4 Wear an apature in front of your eye. Lots of pro shooters do this. I wear an EyePal to shoot pistols with irons. I can't see the sights without one. Champions Choice etc sell all kinds of apatures for glasses, hats, or head bands. Amazon sells EyePal for $25 for a master set that includes rifle and pistol apature. These stick on your regular glasses.

Last edited by Southern1; 06-02-2020 at 05:03 PM.
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Old 06-02-2020, 07:10 PM
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Quote:
Originally Posted by bob_nj
And what exactly do you mean when you say "now your eye has to work with two objects instead of three"?
With an aperture rear sight, you can't see the front sight unless your eye is behind the hole. Once there, your brain automatically centers the hole because that's the easiest for seeing what's on the other side. So all you have to work on is lining up the front sight and the target. Much easier to be accurate with an aperture than with open sights.

A typical setup (like Flintlock28 linked to) has 2 hole sizes. normally 1/16" and 1/8" or something like that. The smaller hole is intended for being more accurate at longer ranges, while the bigger is intended to make target acquisition faster at closer ranges. But this assumes that the shooter has good eyesight.

The standard setup worked well for me when I was young. But now all I see is a blur when looking through the small hole, so I only use the bigger one. It's still a bit blurry around the edges, but the center (where the front sight is) is nice and clear.
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Old 06-02-2020, 07:37 PM
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THE biggest problem with red dot sights and not wearing glasses would be if you have uncorrected stigmatism that yields a dot that is more of an oval or "smear" rather than a crisp dot. That makes it difficult for proper aiming. But then you should wear protective tire eye wear anyway when shooting.

Doug
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Old 06-02-2020, 07:57 PM
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bob, i too am having the same difficulty as you..
i purchased one of these to give a try, forgot where i read about it, anyway not going to have time to try it out until after the middle of this month...i figured if this works ok, then could look at skinner or tech for something more robust if needed.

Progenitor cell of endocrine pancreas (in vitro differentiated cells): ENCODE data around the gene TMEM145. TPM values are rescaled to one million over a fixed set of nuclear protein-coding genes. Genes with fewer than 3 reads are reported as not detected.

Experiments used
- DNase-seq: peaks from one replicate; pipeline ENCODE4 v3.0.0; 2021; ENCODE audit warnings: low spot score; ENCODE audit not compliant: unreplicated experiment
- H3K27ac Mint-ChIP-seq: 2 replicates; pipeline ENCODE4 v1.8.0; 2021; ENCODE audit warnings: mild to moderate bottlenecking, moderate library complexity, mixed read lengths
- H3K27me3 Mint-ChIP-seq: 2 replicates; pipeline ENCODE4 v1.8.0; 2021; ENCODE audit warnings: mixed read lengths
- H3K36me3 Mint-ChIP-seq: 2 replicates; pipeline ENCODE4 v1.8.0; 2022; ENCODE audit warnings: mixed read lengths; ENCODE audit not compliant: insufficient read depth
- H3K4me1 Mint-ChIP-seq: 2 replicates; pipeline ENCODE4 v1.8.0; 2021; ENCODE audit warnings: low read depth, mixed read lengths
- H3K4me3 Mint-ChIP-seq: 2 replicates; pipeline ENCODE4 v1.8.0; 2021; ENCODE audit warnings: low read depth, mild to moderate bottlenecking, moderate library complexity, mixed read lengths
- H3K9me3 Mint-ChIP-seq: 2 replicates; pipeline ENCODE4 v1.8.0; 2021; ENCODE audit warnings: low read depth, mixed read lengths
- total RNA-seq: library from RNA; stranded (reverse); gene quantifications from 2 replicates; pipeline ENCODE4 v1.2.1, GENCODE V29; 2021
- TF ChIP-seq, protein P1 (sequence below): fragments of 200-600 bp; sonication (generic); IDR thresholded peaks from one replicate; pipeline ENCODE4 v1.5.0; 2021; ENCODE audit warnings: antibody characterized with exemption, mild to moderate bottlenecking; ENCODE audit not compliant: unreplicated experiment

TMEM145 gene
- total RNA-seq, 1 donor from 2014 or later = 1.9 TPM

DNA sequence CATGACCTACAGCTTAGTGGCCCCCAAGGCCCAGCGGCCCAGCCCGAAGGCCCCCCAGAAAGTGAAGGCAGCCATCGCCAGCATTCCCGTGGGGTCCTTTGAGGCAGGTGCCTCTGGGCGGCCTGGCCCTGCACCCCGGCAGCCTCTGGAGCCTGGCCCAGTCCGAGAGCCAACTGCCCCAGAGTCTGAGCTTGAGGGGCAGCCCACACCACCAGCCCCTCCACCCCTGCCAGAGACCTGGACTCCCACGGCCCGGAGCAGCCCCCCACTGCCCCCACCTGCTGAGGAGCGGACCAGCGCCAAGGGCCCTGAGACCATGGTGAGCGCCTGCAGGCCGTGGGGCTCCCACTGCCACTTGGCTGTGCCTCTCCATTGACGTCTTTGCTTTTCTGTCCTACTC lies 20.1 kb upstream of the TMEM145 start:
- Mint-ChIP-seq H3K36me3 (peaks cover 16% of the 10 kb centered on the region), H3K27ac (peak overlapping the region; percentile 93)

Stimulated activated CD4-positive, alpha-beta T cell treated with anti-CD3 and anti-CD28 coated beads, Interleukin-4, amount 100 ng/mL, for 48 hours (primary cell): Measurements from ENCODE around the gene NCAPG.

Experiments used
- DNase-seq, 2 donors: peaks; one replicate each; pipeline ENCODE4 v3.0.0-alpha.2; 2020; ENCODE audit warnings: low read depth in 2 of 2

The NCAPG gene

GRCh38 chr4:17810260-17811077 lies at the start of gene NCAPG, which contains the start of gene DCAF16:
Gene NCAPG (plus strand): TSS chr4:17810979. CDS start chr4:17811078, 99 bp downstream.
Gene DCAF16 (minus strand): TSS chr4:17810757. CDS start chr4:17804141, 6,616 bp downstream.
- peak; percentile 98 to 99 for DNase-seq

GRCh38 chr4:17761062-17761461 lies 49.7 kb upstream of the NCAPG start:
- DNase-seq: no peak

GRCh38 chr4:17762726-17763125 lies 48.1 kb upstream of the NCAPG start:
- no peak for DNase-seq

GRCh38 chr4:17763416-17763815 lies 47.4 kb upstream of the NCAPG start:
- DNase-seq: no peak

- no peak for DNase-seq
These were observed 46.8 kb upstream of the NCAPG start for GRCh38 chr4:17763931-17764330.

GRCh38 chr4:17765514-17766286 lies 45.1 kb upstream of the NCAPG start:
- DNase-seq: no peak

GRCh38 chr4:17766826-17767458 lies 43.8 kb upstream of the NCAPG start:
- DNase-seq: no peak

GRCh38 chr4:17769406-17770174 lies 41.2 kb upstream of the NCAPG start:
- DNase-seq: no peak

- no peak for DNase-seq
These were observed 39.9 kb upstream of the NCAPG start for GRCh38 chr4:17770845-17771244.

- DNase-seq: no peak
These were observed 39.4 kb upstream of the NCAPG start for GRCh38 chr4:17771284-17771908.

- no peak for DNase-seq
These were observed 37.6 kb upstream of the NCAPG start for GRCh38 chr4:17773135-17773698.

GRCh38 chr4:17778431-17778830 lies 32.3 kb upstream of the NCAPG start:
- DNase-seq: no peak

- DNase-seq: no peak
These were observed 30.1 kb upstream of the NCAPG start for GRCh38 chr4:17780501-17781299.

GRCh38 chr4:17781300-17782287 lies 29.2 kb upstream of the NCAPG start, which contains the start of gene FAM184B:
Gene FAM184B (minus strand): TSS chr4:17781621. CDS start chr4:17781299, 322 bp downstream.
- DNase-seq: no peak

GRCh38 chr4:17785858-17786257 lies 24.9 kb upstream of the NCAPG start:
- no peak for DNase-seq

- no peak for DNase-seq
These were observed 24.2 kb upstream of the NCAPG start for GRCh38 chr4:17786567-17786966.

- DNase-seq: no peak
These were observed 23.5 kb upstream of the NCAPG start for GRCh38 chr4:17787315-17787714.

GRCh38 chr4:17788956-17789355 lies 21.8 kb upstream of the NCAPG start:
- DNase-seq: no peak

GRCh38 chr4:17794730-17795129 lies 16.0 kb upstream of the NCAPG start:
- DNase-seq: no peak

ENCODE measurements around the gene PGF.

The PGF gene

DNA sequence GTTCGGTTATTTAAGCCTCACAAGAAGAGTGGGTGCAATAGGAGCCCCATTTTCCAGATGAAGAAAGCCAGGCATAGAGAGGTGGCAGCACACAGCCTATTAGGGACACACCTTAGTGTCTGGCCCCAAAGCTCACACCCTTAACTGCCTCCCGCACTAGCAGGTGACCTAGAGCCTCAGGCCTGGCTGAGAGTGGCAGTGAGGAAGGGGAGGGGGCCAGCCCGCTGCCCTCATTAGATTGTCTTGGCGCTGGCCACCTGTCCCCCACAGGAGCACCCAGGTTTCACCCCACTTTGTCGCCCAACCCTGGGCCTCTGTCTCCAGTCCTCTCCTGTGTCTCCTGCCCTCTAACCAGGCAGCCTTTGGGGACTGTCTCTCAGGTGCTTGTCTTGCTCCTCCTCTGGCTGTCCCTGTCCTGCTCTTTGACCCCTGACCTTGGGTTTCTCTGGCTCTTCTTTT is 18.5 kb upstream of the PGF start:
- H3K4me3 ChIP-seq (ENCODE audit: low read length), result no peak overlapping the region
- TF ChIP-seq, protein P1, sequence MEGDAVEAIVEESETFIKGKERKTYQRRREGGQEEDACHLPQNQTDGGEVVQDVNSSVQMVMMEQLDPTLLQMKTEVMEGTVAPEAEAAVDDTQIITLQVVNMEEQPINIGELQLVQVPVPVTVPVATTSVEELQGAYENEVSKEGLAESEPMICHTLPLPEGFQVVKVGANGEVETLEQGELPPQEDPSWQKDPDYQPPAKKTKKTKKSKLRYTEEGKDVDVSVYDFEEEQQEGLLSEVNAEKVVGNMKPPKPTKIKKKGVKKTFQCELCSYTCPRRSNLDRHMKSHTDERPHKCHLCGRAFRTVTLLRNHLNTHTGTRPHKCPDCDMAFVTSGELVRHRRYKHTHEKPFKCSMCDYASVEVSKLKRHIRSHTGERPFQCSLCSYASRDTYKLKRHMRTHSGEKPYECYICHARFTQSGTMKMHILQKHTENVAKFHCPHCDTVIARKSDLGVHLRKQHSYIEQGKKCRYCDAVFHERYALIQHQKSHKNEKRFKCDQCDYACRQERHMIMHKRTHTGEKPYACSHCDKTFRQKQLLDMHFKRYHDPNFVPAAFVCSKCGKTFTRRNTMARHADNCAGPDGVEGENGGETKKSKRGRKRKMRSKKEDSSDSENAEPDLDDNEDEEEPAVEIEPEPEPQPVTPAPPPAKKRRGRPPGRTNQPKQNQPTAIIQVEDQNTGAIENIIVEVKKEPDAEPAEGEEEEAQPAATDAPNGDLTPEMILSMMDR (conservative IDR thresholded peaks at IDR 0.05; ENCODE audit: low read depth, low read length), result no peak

https://www.ebay.com/itm/Ruger-10-22...-/202366339079

they also have a 1/16 hole size if i recall, anyway i am in no way associated with the product or supplier of the same...

i do have some red dots on a couple of my other rifles, Vortex 2mm dots, had a 3mm but its a little to large, they look ok to me so far, as stigmatism goes..

good luck
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Old 06-02-2020, 08:13 PM
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Quote:
Originally Posted by bob_nj View Post
So with an aperture sight, is it one eye or two?

With a red dot, would I wear my glasses?

And what exactly do you mean when you say,



Thanks
Bob
With Iron sights, your eye has to focus on the Target (let's say 100 yards away), the front sight, which may be 20 inches away, and the rear sight, which may be 10 inches, away from your eye. Your brain/eye combo, processes the image, and when you're younger, your Brain is able to very quickly work with all three images, to make a sharp image of all, at the same time.

Most people at about 40 years of age or so, will start to have issues, trying to see all three images as clear, since the brain/eyesight combo isn't as capable, as when they were younger. Your Brain is trying to focus on 3 objects, at different distances.

Aperture sights (sometimes called peep sights), have a rear sight that is nothing more than a Hole. You look THROUGH the Hole, rather than at it, and your Brain will automatically want to put the front sight (usually a post), dead center of the Hole. The point where the post is dead center of the Hole, is your aiming/impact point.

Short answer....now your brain only focuses on the front post, and the target, that's two points, rather than three.

If I remember correctly, I believe the U.S. military, near the time of the First Worlds War, proved the superiority of Aperture sights over Iron sights.

https://www.outdoorlife.com/blogs/gu...g-peep-sights/
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Old 06-02-2020, 08:31 PM
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Short answer is we don't do it.

Look at the market for optics, it's not big like that because we all can see our sights....

Aperture helps, red dot helps more and scope works when all else fails.
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Old 06-03-2020, 01:08 AM
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Check Peep sights

Peep sights usually use in bow but you can try it to your 1022.
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Old 06-03-2020, 01:37 AM
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Well you have a lot of options so I'm going to give you some choices to consider.

You may not realize it but at least on the older ones they had a top and a bottom. You could flip the rear sight by unscrewing it and flip the U notch to a larger square notch. But then you still have the eye focus issue. You can get a fatter brass bead from brownells or a fiber optic front. Some prefer a peep sight. There is williams ace in the hole which is nice but if you want to stick with open sights, tech sights will add height to your sights and are good for plinking around. Now if you want to get away from traditional sights you can get a red dot and mount that on your scope rail. Then there are scopes. You can get a low power 1-4 scope that will take care of your plinking needs, a 3 to 9 power scope that will be better for hunting. There are other scope options but I think these are your best bet for general use. 3x allows you to plink with minimal magnification and 9 power allows you to see what you are doing at 50 yards on paper. If you want to shoot at 100 you'll probably want more magnification.